graphene

05/23/2014 - 09:12

Graphene’s promise as a material for new kinds of electronic devices, among other uses, has led researchers around the world to study the material in search of new applications. But one of the biggest limitations to wider use of the strong, lightweight, highly conductive material has been the hurdle of fabrication on an industrial scale.

 

04/30/2014 - 09:12

Researchers around the world have been working to harness the unusual properties of graphene, a two-dimensional sheet of carbon atoms. But graphene lacks one important characteristic that would make it even more useful: a property called a bandgap, which is essential for making devices such as computer chips and solar cells.

 

04/29/2014 - 15:12

Researchers Jun Lou at Rice and Ting Zhu at Georgia Tech have measured the fracture toughness of imperfect graphene for the first time and found it to be somewhat brittle. While it’s still very useful, graphene is really only as strong as its weakest link, which they determined to be “substantially lower” than the intrinsic strength of graphene. The researchers reported in the journal Nature Communications the results of tests in which they physically pulled graphene apart to see how much force it would take. Specifically, they wanted to see if graphene follows the century-old Griffith theory that quantifies the useful strength of brittle materials.

 

11/04/2013 - 09:55

Recent advances in graphene research provide various possibilities to enhance performance characteristics and current approaches to design new bio-devices. Especially, smart and flexible bioelectronics on graphene has emerged as a new frontier in this area. Graphene has started to be seen an ideal signal transducer and promising alternative for the production of low cost bioelectronics devices. However, control and regulation on biological systems are always desired for advance applications and productions. The integration of biomolecules with electronic elements to fabricate functional devices attracts considerable attention because of the basic fundamental scientific questions and the potential applications of the system.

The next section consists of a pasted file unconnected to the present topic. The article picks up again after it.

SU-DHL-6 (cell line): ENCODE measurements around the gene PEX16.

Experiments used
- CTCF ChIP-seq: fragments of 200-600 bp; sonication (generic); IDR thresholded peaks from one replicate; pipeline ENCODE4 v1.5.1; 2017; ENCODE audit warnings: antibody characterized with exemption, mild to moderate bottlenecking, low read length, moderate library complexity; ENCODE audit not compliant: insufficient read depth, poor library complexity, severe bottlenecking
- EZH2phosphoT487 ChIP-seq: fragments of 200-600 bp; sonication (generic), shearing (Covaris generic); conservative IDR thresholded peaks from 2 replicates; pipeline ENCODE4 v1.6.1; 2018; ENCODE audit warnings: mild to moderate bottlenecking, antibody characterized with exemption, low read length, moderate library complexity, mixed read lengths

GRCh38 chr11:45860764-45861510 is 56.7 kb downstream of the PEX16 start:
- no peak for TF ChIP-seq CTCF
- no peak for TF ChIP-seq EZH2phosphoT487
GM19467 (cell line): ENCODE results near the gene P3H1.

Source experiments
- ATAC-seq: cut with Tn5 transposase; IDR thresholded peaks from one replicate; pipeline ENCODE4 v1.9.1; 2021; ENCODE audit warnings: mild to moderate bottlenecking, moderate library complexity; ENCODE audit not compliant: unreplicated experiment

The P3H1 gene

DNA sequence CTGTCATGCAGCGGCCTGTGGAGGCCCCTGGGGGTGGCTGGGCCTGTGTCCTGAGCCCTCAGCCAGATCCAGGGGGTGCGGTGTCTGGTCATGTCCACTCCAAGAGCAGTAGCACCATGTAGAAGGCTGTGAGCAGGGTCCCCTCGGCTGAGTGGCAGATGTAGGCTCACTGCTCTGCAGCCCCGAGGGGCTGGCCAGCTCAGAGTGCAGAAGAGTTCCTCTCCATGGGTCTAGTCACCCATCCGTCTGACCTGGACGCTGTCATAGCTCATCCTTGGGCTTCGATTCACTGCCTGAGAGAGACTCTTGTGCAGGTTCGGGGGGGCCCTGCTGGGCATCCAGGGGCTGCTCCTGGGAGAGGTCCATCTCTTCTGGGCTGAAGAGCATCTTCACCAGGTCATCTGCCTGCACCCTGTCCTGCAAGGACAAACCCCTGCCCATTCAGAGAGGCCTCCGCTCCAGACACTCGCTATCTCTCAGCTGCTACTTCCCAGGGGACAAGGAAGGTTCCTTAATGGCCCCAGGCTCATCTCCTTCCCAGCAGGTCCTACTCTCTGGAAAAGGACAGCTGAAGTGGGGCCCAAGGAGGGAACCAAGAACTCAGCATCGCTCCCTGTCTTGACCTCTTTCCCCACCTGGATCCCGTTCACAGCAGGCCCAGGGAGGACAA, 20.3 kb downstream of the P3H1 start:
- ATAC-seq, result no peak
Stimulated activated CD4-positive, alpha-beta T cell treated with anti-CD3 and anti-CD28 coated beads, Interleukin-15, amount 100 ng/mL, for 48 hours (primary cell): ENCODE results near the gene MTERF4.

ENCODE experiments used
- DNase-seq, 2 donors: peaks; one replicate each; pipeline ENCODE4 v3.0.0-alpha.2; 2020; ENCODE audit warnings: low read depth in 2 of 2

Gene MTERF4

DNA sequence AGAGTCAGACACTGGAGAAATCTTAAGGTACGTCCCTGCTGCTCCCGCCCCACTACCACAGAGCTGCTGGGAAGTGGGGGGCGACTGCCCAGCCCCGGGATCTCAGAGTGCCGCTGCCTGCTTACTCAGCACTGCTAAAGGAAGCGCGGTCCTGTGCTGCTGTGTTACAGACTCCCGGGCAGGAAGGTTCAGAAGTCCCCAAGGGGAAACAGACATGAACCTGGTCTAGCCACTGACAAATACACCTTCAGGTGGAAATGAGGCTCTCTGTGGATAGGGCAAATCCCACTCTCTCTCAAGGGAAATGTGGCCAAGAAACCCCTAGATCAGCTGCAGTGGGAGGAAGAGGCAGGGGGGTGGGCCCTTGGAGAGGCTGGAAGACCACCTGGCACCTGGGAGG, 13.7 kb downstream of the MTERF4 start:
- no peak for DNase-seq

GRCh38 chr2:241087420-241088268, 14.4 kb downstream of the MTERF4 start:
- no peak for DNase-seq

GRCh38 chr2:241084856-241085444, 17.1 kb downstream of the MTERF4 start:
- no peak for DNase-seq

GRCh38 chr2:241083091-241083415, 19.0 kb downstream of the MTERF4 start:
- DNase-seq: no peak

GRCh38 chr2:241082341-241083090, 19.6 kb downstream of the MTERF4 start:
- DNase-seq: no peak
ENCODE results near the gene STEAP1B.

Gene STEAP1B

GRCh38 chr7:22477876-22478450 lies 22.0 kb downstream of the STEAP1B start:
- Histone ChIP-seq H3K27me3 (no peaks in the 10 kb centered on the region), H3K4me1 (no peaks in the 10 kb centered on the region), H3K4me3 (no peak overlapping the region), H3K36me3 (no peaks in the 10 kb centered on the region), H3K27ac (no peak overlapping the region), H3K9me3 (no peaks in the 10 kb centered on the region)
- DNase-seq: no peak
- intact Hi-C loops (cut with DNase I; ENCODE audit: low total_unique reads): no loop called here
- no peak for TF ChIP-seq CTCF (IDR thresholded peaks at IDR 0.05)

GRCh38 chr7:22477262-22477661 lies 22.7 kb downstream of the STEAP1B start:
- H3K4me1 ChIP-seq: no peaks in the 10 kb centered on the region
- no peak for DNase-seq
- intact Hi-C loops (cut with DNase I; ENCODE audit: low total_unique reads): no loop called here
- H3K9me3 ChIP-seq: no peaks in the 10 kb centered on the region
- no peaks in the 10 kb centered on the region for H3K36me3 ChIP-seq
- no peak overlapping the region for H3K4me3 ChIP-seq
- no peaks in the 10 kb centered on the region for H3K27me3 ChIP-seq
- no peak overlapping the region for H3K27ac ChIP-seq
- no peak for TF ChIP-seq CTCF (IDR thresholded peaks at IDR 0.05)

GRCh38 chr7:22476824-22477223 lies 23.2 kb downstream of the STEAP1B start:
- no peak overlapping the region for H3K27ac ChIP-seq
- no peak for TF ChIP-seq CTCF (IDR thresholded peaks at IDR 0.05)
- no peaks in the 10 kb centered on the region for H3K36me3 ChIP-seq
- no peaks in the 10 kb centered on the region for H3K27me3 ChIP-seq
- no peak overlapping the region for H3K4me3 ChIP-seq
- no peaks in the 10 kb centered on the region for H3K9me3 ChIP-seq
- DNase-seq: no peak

10/25/2013 - 09:21

A team headed by scientists from the Max Planck Institute for the Structure and Dynamics of Matter in Hamburg have demonstrated that it also meets an important condition for use in novel lasers for terahertz pulses with long wavelengths. The direct emission of terahertz radiation would be useful in science, but no laser has yet been developed which can provide it. Theoretical studies have previously suggested that it could be possible with graphene. However, there were well-founded doubts - which the team in Hamburg has now dispelled. At the same time, the scientists discovered that the scope of application for graphene has its limitations though: in further measurements, they showed that the material cannot be used for efficient light harvesting in solar cells.

 

10/21/2013 - 10:36

By giving the carbon nanotubes an electrical charge, they were able to pull apart individual strands. Using this method, nanotubes can be sorted or refined, then deposited in a uniform layer onto the surface of any object.